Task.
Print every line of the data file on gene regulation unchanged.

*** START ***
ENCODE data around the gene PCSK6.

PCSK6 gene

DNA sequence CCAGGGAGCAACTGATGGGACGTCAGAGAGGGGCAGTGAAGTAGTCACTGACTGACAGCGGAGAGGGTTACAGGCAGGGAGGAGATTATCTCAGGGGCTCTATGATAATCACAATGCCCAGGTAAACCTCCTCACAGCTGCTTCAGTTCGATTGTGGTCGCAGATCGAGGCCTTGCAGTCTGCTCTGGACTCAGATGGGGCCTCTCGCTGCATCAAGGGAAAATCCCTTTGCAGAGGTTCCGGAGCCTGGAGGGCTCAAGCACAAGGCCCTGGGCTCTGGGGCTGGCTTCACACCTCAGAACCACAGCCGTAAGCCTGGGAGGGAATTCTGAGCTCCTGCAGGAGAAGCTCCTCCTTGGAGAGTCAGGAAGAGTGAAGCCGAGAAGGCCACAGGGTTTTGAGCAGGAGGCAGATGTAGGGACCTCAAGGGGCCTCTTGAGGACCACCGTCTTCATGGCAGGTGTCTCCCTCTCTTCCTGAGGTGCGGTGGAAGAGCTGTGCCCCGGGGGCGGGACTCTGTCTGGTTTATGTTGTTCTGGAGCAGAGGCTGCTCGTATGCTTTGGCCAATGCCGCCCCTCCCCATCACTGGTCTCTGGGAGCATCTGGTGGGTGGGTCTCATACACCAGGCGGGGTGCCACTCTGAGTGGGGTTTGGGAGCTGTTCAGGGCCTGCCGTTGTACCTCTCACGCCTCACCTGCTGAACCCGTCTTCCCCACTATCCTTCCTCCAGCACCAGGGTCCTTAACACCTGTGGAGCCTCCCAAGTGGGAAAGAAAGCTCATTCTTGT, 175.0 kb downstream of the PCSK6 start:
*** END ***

ENCODE data around the gene PCSK6.

PCSK6 gene

DNA sequence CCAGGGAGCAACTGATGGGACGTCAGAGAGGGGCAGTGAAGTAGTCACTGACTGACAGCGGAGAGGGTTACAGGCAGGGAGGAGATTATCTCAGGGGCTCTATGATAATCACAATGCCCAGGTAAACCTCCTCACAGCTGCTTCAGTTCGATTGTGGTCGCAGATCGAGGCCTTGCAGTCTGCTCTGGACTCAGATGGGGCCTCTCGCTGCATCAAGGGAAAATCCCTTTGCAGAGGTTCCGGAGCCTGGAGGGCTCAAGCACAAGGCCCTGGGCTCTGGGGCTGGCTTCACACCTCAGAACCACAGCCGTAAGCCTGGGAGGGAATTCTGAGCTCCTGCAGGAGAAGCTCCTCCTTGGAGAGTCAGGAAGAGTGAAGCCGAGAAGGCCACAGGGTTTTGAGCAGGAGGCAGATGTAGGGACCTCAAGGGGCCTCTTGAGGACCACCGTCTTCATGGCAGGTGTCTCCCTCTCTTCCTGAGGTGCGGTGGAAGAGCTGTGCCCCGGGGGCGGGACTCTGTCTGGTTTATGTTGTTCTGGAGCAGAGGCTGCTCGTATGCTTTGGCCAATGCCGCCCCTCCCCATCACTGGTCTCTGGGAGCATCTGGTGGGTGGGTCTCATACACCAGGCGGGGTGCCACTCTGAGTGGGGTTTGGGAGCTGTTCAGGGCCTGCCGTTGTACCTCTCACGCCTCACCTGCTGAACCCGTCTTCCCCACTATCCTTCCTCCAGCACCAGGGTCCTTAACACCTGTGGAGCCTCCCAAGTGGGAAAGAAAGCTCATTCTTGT, 175.0 kb downstream of the PCSK6 start: